"There's no Mercedes in my driveway," an associate at Paul, Hastings joked.

* The Bar Exam: The images of McDeere being bombarded with casework and lessons for the notorious bar exam are some of the movie's funniest. But as those who have tackled the test and passed tell it, they rarely do both.

"When you are in bar preparation mode, you can't function on any other level. You get on autopilot," Herzog said with a laugh.

"And you certainly don't go to the Cayman Islands while you're studying for the bar--at least if you plan on passing," said first-year attorney John Spirtos with the Santa Barbara firm Mullen and Henzell.

* Bending the Law: One of the most probing questions raised by "The Firm" is whether law firms like Bendini, Lambert and Locke really exist. With a chokehold on its lawyers rivaling Big Brother's in George Orwell's "1984," The Firm, as it is always referred to, seems larger than life.

Michelle Reinglass, president of the Orange County Bar Assn. with a practice in Laguna Hills, found "The Firm's" premise amusing. "You don't normally have firms killing off their lawyers. I don't know of many firms that have Mafia security."

Yet most of the lawyers acknowledged that certain practices, such as overbilling clients--a practice that figures heavily into the resolution of the plot of "The Firm"--are not just a thing of the movies.

Ken Christmas, a second-year lawyer with the Los Angeles office of O'Melveny and Myers, has heard horror stories about overbilling, including tales of attorneys billing clients for time spent in the bathroom. His favorite?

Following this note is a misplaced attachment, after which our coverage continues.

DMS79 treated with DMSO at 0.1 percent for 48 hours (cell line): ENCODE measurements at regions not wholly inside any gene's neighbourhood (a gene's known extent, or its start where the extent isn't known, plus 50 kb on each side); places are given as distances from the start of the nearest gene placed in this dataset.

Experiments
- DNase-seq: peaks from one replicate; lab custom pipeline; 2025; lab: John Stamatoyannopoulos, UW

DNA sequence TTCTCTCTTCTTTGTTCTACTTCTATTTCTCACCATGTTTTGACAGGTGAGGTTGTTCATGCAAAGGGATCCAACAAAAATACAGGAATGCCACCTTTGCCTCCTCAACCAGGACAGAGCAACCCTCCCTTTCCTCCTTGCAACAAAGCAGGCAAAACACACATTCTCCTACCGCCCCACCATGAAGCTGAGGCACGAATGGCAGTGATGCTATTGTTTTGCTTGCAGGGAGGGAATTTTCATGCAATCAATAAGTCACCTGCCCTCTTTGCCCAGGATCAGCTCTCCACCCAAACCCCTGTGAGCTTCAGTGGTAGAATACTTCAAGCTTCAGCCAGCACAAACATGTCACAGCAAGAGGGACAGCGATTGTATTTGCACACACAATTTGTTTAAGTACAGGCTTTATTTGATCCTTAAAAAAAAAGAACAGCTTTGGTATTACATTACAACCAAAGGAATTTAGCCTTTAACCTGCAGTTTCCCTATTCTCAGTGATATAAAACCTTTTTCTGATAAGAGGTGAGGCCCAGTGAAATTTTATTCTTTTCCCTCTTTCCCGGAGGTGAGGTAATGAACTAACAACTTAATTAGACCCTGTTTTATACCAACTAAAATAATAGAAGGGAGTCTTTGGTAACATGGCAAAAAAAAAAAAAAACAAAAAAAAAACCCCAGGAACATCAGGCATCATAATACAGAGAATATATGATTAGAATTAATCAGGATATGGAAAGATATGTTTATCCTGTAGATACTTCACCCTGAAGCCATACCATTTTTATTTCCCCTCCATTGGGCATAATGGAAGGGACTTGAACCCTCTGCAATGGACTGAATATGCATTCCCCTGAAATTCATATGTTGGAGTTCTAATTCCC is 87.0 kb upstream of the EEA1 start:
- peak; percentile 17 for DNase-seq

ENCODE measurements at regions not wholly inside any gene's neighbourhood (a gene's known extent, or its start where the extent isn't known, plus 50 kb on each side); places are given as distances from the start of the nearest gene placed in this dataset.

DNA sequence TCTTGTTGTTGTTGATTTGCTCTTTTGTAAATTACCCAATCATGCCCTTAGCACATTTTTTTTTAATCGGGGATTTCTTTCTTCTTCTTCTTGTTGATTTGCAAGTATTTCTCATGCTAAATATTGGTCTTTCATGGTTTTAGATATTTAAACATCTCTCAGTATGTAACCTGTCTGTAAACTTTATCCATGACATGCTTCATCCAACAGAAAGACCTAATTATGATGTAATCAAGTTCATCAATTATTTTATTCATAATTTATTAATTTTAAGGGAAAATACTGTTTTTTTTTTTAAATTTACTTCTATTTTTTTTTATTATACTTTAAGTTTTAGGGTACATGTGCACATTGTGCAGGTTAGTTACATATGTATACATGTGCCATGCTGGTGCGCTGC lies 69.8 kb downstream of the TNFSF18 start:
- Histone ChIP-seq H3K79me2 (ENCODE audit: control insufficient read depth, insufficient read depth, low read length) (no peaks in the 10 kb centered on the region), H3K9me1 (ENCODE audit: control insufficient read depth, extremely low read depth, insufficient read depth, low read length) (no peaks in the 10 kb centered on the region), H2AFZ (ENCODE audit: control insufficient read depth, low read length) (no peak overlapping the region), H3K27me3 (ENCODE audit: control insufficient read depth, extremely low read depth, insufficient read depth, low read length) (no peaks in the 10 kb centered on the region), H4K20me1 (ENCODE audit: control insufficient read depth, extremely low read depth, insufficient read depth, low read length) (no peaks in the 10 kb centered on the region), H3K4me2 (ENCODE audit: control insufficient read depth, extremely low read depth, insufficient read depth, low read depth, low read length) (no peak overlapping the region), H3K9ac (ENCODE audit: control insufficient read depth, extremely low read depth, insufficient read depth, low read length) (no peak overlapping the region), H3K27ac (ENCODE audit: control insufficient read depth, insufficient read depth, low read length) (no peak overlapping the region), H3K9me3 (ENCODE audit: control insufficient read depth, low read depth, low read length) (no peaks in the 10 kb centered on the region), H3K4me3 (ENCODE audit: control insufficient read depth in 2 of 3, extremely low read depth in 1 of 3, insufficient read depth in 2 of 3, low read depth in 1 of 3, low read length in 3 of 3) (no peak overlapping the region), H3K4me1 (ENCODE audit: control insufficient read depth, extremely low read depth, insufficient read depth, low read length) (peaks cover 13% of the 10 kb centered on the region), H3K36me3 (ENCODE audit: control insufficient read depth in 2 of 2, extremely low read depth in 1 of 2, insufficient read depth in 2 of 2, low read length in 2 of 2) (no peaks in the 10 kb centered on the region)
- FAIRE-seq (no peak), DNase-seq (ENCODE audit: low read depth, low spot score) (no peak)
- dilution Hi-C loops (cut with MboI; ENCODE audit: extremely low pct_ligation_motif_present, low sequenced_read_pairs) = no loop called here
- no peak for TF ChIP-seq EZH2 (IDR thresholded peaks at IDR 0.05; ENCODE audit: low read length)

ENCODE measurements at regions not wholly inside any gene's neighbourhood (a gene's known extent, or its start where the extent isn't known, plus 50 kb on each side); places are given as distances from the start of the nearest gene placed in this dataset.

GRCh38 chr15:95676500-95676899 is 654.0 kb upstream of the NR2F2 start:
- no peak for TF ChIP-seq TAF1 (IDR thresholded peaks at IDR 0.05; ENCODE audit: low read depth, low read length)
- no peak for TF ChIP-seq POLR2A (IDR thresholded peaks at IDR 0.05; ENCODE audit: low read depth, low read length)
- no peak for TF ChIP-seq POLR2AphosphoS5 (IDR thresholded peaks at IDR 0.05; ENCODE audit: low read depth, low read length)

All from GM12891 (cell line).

"The funniest story I ever heard was from a New York lawyer flying to California who double-billed his client for the time change. He billed 27 hours in a 24-hour period."

Indeed, the challenge issued to McDeere by his mentor Avery Tolar (Hackman) to bend the law "as far as possible without breaking it" sends viewers a dangerous message about lawyers, according to Laurie Levenson, professor of ethics at Loyola Marymount School of Law:

"The message of 'The Firm' seemed to be a bit bizarre: that lawyers have a code of ethics, but that it is designed to protect the lawyers and the crooks."

But for Barry Tarlow, an L.A. attorney known for his successful white-collar criminal defense record, there is a vast difference between defending people like the movie's Morolto family and becoming co-conspirators with them.

"I represent people that are involved in organized crime," said Tarlow, "but representing people doesn't mean you do something illegal for them. It doesn't mean you have anything to do with their personal affairs."

* Happy Endings: "The Firm's" dramatic conclusion, heightened by a personal transformation in Cruise's McDeere, was of particular interest to the lawyers asked to put themselves in the young man's shoes.

"He really had no other choice," said Stephan DeSales, a criminal attorney from Fullerton.

Even so, McDeere's decision should not be heralded as a heroic one, according to Loyola's Levenson: "You don't walk away thinking of him as any great hero. He found a convenient solution, and let the bad crooks get away."

Convenience notwithstanding, many lawyers could not help rooting for McDeere, especially after watching him narrowly escape the path so often traveled by their legal counterparts.

"I've seen a lot of classmates fall into that trap. They end up working six or seven days a week, for four or five years straight. They get divorced, they have family problems, and they wake up with money in the bank but no social life," Fleming said.

"And then they realize that money is not everything, and they turn around and go back to why they became a lawyer in the first place."